Close this search box.
Building a Classroom Community
When you visit family and friends, do you feel more welcomed when your hosts greet you? For most people, the answer is yes. Your students feel the same way!
An empty classroom with a blank whiteboard, an alphabet banner above the board, blue chairs, and desks facing forward.

When you visit family and friends, do you feel more welcomed when your hosts greet you? For most people, the answer is yes. Your students feel the same way! When they walk toward their classrooms each morning and see a familiar friendly face standing at their classroom door, it helps set the tone for the day. When you greet each child by name in a unique way (such as a special handshake or a personalized good morning), they feel cared for and appreciated. 

The benefits of building a classroom community goes beyond your classroom walls. Consider the fact that 46 million children are exposed to violence, crime, abuse, or psychological trauma, as well as homelessness, food insecurity, poverty and racism annually in the United States. Experiencing these types of adverse childhood experiences (ACEs) creates toxic stress that affects attention, learning, and behavior. But these simple, yet powerful welcoming routines, in addition to daily social-emotional learning (SEL) practices in the classroom, can help buffer the effects of stress and other negative influences that students are exposed to. 

In the video Resilience: The Biology of Stress and the Science of Hope, by KPJR films, it discusses the importance of teaching and providing opportunities for children to practice social-emotional learning skills to help them build protective factors, which help counter the effects of toxic stress. It is also well-documented that building children’s resilience, relationship skills, and compassion predict better outcomes for children. As noted by Darling-Hammond and Cook-Harvey in their research brief, Educating the whole child: Improving school climate to support student success, “these skills including their ability to interact positively with peers and adults, to resolve conflicts, and to work in teams, all contribute to effective learning and lifelong behaviors…” 

The Collaborative for Academic, Social, Emotional Learning (CASEL), a leading non-profit organization whose mission is helping make evidence-based social and emotional learning an integral part of education from preschool to high school, has identified these five broad and interrelated areas of SEL competence: 

  1. Self-awareness
  2. Self-management
  3. Social awareness
  4. Relationship skills
  5. Responsible decision-making 

Developing these essential competencies in your classroom doesn’t have to take away from your instruction. In fact, many great teaching practices integrate academics, social-emotional learning, and positive behavior. One way to introduce a consistent and effective practice into the classroom is by starting each day with a morning meeting. A morning meeting is a 15-20 minute daily activity that:

  • Sets the tone each day for respectful learning
  • Establishes a climate of trust and community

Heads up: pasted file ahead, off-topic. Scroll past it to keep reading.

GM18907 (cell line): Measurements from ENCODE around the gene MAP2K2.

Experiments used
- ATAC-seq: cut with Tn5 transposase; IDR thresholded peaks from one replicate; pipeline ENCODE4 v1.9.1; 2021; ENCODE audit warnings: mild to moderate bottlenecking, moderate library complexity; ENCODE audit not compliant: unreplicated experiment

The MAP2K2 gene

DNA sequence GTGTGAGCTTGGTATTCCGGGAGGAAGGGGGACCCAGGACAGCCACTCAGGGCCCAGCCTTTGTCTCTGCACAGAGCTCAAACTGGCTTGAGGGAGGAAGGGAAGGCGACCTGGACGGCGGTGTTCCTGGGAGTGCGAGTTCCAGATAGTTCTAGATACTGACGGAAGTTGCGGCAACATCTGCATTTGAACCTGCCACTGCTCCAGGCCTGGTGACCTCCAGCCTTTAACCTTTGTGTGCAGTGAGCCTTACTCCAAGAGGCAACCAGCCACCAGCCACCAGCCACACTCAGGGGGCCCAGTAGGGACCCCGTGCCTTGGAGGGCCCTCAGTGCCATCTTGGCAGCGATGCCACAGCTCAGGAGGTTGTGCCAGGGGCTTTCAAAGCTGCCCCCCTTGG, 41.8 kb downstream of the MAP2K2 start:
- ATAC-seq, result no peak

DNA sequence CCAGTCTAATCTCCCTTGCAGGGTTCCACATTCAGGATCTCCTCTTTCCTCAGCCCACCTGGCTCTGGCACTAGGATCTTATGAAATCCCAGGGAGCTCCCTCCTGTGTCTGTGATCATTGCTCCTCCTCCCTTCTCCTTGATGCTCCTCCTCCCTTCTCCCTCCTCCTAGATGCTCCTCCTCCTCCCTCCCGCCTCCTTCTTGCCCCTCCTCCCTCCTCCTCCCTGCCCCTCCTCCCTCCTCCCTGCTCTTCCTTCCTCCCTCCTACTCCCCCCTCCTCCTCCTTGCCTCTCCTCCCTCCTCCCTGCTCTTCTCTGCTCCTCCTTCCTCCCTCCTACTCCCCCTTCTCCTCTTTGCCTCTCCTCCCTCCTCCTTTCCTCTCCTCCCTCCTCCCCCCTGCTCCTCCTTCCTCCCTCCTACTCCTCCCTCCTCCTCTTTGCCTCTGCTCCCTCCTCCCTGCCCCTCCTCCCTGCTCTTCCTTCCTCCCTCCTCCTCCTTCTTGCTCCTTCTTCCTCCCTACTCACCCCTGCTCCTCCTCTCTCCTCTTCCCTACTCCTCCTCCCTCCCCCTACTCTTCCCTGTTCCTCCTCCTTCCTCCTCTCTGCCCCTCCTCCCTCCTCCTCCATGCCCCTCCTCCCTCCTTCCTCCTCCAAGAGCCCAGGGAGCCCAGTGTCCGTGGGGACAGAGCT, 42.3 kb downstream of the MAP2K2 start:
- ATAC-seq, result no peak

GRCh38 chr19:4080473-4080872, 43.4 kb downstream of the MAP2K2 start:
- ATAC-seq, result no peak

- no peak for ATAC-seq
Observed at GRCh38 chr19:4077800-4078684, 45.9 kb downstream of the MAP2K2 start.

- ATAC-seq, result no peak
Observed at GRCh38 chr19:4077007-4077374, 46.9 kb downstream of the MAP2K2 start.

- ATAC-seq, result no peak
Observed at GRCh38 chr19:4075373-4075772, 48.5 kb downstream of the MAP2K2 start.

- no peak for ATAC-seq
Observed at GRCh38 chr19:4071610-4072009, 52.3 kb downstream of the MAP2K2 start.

• Supports student feelings of significance
  • Creates empathy and encourages collaboration
  • Practices social, emotional, and academic learning skills 

It also provides students with a predictable routine once they have entered the classroom. During the morning meeting, the teacher can model behaviors of respect, caring, and fair decision-making. Teaching different strategies such as goal setting, compliment circles, and sharing fun fact cards all help students develop a sense of belonging and community. For example, set up a share chair with an anchor chart with sentence starters such as “Why did you decide to…?” to help students with their thinking

During the day, provide meaningful work that connects to students’ prior knowledge and experiences and opportunities for cooperative and collaborative learning. This encourages students to work together and assists students in practicing the SEL competencies. Designing lessons that require students to explain and elaborate on their thinking, how they problem solve, and how they self-assess are great ways to reinforce critical thinking and their social emotional skills!

Finally, end the day in a meaningful way to recenter your students back to a sense of community. This could look like a five-minute calming activity that provides time to reflect and relax. For example, an exit ticket where students can record the biggest takeaway or highlight from the day and share with a peer helps with summarizing and reflection. 

A classroom community is a safe and positive learning space where students feel supported and encouraged to learn. It can make all the difference for your students in less than 30 minutes a day! 

For more ideas on activities that encourage a positive classroom community, such as mindful minute, think-pair-share, four corners, and six-word novel, get in touch with us! Our team of experts are well-versed in SEL, behavior, academics, and much more. We would love to help support you in creating a safe and positive learning space for your students.